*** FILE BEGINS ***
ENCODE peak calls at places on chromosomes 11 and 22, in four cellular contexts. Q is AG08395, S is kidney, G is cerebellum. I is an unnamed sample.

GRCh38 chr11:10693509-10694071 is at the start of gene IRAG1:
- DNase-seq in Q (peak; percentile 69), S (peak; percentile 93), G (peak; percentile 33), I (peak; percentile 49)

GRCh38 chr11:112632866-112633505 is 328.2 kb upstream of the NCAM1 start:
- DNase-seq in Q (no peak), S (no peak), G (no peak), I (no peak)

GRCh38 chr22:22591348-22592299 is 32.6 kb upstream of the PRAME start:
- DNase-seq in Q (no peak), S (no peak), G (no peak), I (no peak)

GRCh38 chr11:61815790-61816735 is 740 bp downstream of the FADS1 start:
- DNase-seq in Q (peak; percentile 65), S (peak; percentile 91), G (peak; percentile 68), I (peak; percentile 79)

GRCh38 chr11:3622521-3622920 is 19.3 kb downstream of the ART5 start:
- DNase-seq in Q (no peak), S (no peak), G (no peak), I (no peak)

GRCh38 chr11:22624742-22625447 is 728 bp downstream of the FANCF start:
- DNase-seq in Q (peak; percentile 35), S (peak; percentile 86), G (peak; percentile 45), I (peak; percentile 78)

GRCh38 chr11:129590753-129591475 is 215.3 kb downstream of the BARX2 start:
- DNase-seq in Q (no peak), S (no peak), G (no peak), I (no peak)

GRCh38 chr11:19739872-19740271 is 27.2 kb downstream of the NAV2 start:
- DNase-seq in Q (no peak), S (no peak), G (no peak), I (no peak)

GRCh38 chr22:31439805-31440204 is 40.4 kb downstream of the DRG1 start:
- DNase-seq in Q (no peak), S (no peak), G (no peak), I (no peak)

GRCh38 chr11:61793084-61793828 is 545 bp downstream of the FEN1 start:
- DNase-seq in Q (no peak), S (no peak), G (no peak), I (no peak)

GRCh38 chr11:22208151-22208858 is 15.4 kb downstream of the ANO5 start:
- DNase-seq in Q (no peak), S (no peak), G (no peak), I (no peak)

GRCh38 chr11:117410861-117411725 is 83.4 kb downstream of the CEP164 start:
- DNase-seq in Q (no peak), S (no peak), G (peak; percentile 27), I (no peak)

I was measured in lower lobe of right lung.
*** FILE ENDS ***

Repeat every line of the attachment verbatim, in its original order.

ENCODE peak calls at places on chromosomes 11 and 22, in four cellular contexts. Q is AG08395, S is kidney, G is cerebellum. I is an unnamed sample.

GRCh38 chr11:10693509-10694071 is at the start of gene IRAG1:
- DNase-seq in Q (peak; percentile 69), S (peak; percentile 93), G (peak; percentile 33), I (peak; percentile 49)

GRCh38 chr11:112632866-112633505 is 328.2 kb upstream of the NCAM1 start:
- DNase-seq in Q (no peak), S (no peak), G (no peak), I (no peak)

GRCh38 chr22:22591348-22592299 is 32.6 kb upstream of the PRAME start:
- DNase-seq in Q (no peak), S (no peak), G (no peak), I (no peak)

GRCh38 chr11:61815790-61816735 is 740 bp downstream of the FADS1 start:
- DNase-seq in Q (peak; percentile 65), S (peak; percentile 91), G (peak; percentile 68), I (peak; percentile 79)

GRCh38 chr11:3622521-3622920 is 19.3 kb downstream of the ART5 start:
- DNase-seq in Q (no peak), S (no peak), G (no peak), I (no peak)

GRCh38 chr11:22624742-22625447 is 728 bp downstream of the FANCF start:
- DNase-seq in Q (peak; percentile 35), S (peak; percentile 86), G (peak; percentile 45), I (peak; percentile 78)

GRCh38 chr11:129590753-129591475 is 215.3 kb downstream of the BARX2 start:
- DNase-seq in Q (no peak), S (no peak), G (no peak), I (no peak)

GRCh38 chr11:19739872-19740271 is 27.2 kb downstream of the NAV2 start:
- DNase-seq in Q (no peak), S (no peak), G (no peak), I (no peak)

GRCh38 chr22:31439805-31440204 is 40.4 kb downstream of the DRG1 start:
- DNase-seq in Q (no peak), S (no peak), G (no peak), I (no peak)

GRCh38 chr11:61793084-61793828 is 545 bp downstream of the FEN1 start:
- DNase-seq in Q (no peak), S (no peak), G (no peak), I (no peak)

GRCh38 chr11:22208151-22208858 is 15.4 kb downstream of the ANO5 start:
- DNase-seq in Q (no peak), S (no peak), G (no peak), I (no peak)

GRCh38 chr11:117410861-117411725 is 83.4 kb downstream of the CEP164 start:
- DNase-seq in Q (no peak), S (no peak), G (peak; percentile 27), I (no peak)

I was measured in lower lobe of right lung.